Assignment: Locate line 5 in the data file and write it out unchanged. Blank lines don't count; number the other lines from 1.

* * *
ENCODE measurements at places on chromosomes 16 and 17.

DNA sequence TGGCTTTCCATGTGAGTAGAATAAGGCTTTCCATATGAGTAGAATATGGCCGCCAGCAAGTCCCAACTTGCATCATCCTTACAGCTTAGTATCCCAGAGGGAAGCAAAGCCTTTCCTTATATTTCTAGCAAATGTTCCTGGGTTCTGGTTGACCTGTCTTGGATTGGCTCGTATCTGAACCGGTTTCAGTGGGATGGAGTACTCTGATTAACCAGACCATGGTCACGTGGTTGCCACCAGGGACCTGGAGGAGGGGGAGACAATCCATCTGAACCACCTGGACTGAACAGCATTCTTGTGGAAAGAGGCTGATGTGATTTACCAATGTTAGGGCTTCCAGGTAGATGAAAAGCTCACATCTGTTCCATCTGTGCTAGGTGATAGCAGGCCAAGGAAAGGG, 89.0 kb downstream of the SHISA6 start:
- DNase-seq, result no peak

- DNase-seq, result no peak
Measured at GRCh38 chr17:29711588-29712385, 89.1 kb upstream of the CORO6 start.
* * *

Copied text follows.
Measured at GRCh38 chr17:29711588-29712385, 89.1 kb upstream of the CORO6 start.